"Sure," she says. "What is it?"
"I need you to deliver this message to the Hilton." He rattles off the address and the room number at her, and she nods without writing it down. Her memory is why he hired her, that and she knows how to do her job well. "I'm sure I don't have to tell you that you're not supposed to look inside. It's private. As is this entire endeavor, so be discreet."
"Have I ever expressed any curiosity about your personal life?" Laura asks, and Mark has to admit that no, she hasn't. "Not that I haven't heard the rumours," she adds. "Dustin sort of has a big mouth."
"Just go," Mark says.
"Going, going, gone." She salutes.
He's restless afterwards. Even coding doesn't hold any particular appeal. When he goes home, he looks around and thinks, well, now might be a good time to clean. So he gets out the mop and the bucket from deep in his closet, and he starts scrubbing.
He doesn't get a reply.
The next day he calls Laura to his office and he asks her, "You delivered it, right? You handed it straight to him?"
"I did," she says. "I watched him open and read it. I was a mother hawk guarding the woebegone heart of her young."
He ignores her analogy. "And?"
"And I don't know," she says. "He asked to be left alone, so I left him alone."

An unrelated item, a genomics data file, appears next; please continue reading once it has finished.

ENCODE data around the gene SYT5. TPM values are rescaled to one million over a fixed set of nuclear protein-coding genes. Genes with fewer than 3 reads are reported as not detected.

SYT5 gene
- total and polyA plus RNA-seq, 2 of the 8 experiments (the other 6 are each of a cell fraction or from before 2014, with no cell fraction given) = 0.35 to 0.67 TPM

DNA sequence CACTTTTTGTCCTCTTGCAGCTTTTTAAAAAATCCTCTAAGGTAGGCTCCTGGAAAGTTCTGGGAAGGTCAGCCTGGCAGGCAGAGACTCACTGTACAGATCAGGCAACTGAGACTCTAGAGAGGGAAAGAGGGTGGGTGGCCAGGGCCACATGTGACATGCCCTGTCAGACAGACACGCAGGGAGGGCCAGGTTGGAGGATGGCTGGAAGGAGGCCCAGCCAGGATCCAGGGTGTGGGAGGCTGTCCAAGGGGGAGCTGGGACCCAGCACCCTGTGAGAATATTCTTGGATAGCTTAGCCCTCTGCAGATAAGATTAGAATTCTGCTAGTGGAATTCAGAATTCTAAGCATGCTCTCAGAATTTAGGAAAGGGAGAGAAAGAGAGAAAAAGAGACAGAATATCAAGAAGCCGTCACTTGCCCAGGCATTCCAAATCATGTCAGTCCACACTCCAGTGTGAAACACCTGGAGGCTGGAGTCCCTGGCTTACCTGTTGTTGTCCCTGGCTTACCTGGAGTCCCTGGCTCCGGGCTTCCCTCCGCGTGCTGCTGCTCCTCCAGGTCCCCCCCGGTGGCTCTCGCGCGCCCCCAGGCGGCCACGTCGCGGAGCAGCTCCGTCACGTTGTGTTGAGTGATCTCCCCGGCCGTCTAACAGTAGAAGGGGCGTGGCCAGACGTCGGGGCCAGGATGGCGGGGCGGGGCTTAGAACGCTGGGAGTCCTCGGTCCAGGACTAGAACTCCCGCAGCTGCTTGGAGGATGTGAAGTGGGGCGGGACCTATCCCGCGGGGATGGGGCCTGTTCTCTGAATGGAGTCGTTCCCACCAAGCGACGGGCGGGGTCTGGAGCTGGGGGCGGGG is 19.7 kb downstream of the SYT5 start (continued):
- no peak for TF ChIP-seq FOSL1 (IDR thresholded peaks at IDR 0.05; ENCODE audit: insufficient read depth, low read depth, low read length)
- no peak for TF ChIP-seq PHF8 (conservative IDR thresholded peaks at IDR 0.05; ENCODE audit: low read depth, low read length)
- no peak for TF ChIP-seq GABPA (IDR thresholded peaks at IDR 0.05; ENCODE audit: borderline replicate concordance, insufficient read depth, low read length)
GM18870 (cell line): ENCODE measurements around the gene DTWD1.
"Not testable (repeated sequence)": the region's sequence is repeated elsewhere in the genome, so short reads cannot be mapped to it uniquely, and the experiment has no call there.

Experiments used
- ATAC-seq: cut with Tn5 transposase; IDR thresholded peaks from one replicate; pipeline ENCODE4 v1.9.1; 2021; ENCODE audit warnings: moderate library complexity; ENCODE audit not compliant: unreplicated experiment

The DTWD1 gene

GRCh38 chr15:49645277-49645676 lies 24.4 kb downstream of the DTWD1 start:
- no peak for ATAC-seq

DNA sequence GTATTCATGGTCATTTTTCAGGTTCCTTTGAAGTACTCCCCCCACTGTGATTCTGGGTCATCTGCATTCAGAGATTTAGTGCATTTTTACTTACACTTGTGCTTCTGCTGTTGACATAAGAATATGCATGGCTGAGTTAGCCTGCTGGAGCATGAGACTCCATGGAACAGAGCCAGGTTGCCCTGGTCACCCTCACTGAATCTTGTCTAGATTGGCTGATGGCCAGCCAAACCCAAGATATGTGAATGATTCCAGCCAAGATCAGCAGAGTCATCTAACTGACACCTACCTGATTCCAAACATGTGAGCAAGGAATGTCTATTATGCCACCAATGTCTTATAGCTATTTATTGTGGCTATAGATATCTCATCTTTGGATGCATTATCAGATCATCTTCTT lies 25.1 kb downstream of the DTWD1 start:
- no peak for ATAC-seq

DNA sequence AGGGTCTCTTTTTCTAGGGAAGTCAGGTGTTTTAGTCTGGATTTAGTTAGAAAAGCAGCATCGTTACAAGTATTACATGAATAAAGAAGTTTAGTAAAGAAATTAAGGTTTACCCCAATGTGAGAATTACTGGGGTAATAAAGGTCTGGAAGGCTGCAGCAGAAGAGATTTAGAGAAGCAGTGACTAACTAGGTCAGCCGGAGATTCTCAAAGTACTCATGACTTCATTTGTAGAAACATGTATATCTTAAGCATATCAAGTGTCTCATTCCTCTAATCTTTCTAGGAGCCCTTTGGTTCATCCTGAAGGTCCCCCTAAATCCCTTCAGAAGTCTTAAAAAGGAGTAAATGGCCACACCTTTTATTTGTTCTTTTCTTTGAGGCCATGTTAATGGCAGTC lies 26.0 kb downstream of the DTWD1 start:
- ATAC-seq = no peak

"You left him alone."
"I left him alone."
This is far too many alones for Mark's comfort, so he nods and lets Laura get back to her real job, not that it isn't part of her job to run any errand he tells her to, he thinks. But Mark is better now with his employees than he was five years ago, and he even gives Laura a smile, though she seems somewhat horrified by it and backs away.
Mark waits until the end of the work day and there's still no word from Eduardo. He's pretty sure that Eduardo is returning to Singapore tomorrow because he stole Eduardo's Moleskine one time when Eduardo fell asleep after sex. He suspects Eduardo might have changed the flight, if only to fuck with Mark's head, but he doesn't know for certain. So when five thirty comes around, Mark picks up his wallet with his credit cards and his small kit of screwdrivers, and he drives to the Hilton.
When Mark was young, he wanted to be Batman. He's rather proud of himself when he gets through the lobby and up to the wing where Eduardo's supposed to be staying without comment. One or two people recognize him, judging by the curious looks on their faces, but no one stops him. He reaches Eduardo's door, stares at the only person in the hall until she skitters away, and then he picks open Eduardo's lock.